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Tabletop Game / Houses of the Blooded

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Houses of the Blooded is a tabletop roleplaying game by developer John Wick, of Legend of the Five Rings and 7th Sea fame. It was made as a response to Dungeons & Dragons in a vein of self-described "Anti-D&D". The game starts players off as ancient and powerful nobility known as the Ven, a race native to the lands of Shanri. They are a very self-absorbed and emotional race, more concerned with gathering and gaining power than improving the world in any way that doesn't fit into their own views. The only real advancement is in adding to your power and thwarting others, freezing them in their tracks before crushing them.


  • Abusive Precursors: The Sorcerer-Kings, who created the Ven. The worst thing imaginable to a Ven is the return of the Sorcerer-Kings, who would put them back to slavery.
  • Alien Geometries: The Puzzle House, an artifact one can find on their land.
  • Artifact of Doom: Literally every artifact is this. Someone who wields the tools of the Sorcerer-Kings is explicitly opening themselves up to a karmic smackdown on an important roll.
  • Ban on Magic: Sorcery is illegal among the Ven. Also, most Ven are sorcerers. "Illegal" in this case means "impolite to use in public."
  • The Beautiful Elite: The Ven.
  • Blood Magic: Ven were created with supernaturally-powerful blood for use in this.
  • Breaking the Fourth Wall: "Bad form" and "good form" apply on either side of the fourth wall, and Style Points are given or taken accordingly.
  • Cessation of Existence: The Ven don't believe in an afterlife. Since they're otherwise immortal, they take murder very seriously for a bunch of scheming narcissists.
  • Chronic Backstabbing Disorder: The Ven, again.
  • Decadent Court: The Ven are basically portrayed as having invented it.
  • Direct Line to the Author: John Wick talks about the Ven as if they were real, even providing a bogus bibliography.
  • Eldritch Abomination: Orks; also, anything yellow.
  • Fatal Flaw: As a whole, the Ven suffer from a surplus of passion and a dearth of restraint.
  • Human Outside, Alien Inside: For most of their lives, the ven are pretty much indistinguishable from humans aside from the occasional odd eye color. They don't physically age in the same way humans do, growing taller and thinner while developing odd obsessions. Eventually they lose all desire to do anything and stop moving, at which point their bodies secrete a sticky, hairlike substance that cocoons them entirely. This state is called "Solace", and supposedly someday all Ven in Solace will awaken. However much they look like humans, humans they are not.
  • Luck Manipulation Mechanic: One literally run on Rule of Cool. Players get "Style Points" for acting stylish and Ven-like (or getting awesome blowthrough successes on their rolls), which they can use to power magic and improve their die rolls. Taking the Ven definition of awesome further, a Ven can hold more Style Points if they have properly awesome personal gear, and they can lose Style Points for being uncool (either in- or out-of-character).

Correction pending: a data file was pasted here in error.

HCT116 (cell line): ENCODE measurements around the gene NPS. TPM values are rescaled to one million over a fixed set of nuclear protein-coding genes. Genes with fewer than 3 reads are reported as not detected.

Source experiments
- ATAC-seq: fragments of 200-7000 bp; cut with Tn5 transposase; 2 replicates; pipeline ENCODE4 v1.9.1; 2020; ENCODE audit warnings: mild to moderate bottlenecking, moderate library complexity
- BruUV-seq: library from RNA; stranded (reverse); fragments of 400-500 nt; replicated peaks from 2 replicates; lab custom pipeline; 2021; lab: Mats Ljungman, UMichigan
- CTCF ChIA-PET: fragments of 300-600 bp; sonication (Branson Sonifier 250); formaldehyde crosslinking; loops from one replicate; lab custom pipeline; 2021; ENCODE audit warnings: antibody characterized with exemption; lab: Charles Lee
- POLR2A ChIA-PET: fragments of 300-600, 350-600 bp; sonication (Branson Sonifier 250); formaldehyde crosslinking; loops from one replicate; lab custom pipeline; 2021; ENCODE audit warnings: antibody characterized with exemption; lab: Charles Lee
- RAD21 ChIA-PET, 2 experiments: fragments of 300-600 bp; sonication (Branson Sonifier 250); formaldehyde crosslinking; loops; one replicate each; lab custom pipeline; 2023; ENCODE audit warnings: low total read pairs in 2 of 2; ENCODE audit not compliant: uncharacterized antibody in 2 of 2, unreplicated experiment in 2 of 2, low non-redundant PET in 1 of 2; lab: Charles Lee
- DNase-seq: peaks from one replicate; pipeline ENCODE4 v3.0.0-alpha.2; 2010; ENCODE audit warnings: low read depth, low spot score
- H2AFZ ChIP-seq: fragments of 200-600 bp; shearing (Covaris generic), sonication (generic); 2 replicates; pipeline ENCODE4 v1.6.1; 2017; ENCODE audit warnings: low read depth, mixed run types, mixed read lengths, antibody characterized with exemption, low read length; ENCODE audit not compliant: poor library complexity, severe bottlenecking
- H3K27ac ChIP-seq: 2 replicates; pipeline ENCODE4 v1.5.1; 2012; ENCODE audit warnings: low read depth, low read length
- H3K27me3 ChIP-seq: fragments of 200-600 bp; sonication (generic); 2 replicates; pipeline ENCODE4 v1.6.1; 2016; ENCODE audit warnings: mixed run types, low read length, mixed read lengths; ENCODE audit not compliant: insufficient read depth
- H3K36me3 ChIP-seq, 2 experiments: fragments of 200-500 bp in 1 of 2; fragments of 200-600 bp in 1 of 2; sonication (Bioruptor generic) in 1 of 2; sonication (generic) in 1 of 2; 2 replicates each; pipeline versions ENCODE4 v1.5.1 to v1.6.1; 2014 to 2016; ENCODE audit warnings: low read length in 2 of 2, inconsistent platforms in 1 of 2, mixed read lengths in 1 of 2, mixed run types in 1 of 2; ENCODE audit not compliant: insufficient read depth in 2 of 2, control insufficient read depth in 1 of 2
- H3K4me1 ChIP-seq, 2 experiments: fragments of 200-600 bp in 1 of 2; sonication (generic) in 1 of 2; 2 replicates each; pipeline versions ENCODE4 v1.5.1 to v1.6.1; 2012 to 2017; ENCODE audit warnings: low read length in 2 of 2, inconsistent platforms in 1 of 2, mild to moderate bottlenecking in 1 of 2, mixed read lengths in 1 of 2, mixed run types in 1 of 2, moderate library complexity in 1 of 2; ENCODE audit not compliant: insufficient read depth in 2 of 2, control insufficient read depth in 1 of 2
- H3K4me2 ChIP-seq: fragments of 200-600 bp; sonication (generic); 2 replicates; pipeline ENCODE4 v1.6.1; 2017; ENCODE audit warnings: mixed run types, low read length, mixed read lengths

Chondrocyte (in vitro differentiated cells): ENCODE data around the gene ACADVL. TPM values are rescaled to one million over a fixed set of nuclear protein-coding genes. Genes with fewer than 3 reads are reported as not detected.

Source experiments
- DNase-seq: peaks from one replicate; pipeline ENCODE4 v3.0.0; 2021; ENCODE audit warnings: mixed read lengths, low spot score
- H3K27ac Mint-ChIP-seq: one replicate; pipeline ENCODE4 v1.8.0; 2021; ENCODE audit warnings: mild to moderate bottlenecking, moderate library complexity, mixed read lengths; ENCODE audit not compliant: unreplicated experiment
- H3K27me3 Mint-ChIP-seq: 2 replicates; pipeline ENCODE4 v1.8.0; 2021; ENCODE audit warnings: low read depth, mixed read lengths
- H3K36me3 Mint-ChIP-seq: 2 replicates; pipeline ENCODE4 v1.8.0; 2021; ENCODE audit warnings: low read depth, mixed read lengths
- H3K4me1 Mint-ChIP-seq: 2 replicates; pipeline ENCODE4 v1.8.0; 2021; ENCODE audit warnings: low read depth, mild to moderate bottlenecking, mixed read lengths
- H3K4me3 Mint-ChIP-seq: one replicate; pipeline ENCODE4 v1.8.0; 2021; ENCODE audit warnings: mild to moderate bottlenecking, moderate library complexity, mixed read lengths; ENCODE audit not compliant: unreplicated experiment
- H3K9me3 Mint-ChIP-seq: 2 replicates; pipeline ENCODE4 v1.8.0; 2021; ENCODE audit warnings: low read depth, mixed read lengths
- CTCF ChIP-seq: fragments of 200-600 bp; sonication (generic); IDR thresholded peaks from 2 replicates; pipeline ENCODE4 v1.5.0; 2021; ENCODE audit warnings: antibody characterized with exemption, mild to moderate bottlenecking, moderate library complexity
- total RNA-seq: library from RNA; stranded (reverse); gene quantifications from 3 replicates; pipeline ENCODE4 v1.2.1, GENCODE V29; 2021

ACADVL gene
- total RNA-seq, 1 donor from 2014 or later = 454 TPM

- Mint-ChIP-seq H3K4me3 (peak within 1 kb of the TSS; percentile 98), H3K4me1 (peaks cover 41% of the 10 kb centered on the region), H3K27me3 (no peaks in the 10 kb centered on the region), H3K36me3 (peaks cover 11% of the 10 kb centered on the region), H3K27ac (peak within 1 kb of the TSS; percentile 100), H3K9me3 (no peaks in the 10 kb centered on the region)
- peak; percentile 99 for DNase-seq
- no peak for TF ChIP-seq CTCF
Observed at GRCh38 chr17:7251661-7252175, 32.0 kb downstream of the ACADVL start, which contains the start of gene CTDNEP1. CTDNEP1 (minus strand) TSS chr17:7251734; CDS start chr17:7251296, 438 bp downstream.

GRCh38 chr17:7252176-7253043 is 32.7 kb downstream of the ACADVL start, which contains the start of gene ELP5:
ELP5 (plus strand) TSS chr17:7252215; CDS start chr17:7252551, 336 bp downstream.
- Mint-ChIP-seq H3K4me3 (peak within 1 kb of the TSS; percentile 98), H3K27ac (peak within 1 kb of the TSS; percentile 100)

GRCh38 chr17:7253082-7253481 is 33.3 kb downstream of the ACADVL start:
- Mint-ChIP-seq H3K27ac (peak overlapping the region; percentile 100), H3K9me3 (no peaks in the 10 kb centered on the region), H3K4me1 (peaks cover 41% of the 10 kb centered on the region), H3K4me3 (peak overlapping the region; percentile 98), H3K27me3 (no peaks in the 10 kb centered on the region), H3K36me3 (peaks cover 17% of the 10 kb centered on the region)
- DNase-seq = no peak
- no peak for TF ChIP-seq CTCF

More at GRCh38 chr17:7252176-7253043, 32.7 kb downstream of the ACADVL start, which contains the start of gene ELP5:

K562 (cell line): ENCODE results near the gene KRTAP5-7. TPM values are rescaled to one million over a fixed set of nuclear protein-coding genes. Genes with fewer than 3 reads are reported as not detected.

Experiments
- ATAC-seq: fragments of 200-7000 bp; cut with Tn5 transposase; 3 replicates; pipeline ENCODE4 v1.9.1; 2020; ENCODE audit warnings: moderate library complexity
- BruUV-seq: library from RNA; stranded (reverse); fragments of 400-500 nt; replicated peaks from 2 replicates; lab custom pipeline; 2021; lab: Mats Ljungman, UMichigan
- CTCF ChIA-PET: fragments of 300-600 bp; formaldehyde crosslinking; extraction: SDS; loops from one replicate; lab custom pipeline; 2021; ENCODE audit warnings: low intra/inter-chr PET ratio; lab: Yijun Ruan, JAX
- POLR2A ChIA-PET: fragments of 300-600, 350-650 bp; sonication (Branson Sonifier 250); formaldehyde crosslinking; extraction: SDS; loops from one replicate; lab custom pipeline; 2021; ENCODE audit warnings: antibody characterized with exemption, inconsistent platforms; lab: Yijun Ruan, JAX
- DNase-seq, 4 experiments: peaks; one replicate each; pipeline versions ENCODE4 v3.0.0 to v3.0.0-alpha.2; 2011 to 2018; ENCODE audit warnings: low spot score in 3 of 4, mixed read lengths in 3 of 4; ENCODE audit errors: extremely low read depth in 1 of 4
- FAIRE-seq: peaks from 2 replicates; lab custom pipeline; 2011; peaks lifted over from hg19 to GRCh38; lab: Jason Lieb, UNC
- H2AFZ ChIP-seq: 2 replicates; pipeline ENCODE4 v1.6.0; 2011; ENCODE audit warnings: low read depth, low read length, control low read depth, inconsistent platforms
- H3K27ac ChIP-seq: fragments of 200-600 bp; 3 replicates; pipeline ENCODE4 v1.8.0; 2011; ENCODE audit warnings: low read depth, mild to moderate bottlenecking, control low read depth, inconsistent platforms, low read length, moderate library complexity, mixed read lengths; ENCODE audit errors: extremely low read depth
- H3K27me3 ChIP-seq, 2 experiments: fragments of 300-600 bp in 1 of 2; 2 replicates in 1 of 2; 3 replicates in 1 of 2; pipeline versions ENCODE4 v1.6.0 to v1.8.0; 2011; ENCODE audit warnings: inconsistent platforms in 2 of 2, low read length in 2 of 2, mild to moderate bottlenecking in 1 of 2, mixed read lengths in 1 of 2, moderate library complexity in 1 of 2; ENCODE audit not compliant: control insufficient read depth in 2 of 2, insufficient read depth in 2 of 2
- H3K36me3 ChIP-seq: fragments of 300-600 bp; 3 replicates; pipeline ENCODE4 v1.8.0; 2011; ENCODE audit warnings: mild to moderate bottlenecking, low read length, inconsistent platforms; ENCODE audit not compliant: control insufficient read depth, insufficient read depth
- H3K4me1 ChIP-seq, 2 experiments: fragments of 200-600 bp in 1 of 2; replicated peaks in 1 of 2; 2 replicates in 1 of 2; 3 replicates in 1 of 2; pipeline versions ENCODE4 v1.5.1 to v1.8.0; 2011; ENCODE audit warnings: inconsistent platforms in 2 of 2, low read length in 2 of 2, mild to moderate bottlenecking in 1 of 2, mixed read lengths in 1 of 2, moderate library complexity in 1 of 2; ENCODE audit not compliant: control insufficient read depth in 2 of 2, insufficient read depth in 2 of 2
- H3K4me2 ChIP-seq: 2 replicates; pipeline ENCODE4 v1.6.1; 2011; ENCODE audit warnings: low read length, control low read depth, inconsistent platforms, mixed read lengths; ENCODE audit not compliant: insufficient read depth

• Manipulative Bastard: Many player characters.
  • Our Gods Are Different: The Ven worship the Suaven, their deified ancestors.
  • Our Monsters Are Different: Orks. Interesting case, in that not only are the monsters different but the phrase "Ork" itself is a catch all for every dangerous wild monster.
  • Politically Correct History: In John Wick's constructed history of the Ven, he notes that the "real" Ven were terribly sexist, but that their own literature tended to portray women as being on equal footing with men, and that's how he's chosen to portray the social dynamics in-game.
  • The Power of Love: Pursuing a romantic task is probably one of the most powerful ways to generate big dice pools. Note, however, that the Ven definition of "love" is extremely competitive and often downright nasty.
  • Refuge in Audacity: If you do something vulgar (which costs you Style Points) but get blowthrough successes on your roll, you can collect more Style Points from the action than you lose.
  • Sailor Earth: The Veiled Houses, which are Noble Houses lost or banished from the public circles of Ven that may or may not be attempting to rise again, depending on their survival past their veiling.
  • The Soulless: Ven metaphysics doesn't account for the possibility of a soul existing independently of the body. Spectres might take the form of dead Ven to torment their victims, but no Ven mistakes that for a ghost as we'd understand it.
  • Special Snowflake Syndrome: An entire section of the rulebook is devoted to this, where there will always be that kind of player who wants to play something not available in the book. John Wick calls this "the Vach Problem," after one of his players, and suggests that the GM give the player what he wants in such a way that he'll regret it.
  • Sword and Sorcery
  • Winds of Destiny, Change!: One Serpent Suaven power works in this fashion, allowing its user to jinx an opponent's roll.
  • Xanatos Speed Chess: If a game does not go like this, chances are you're doing it wrong.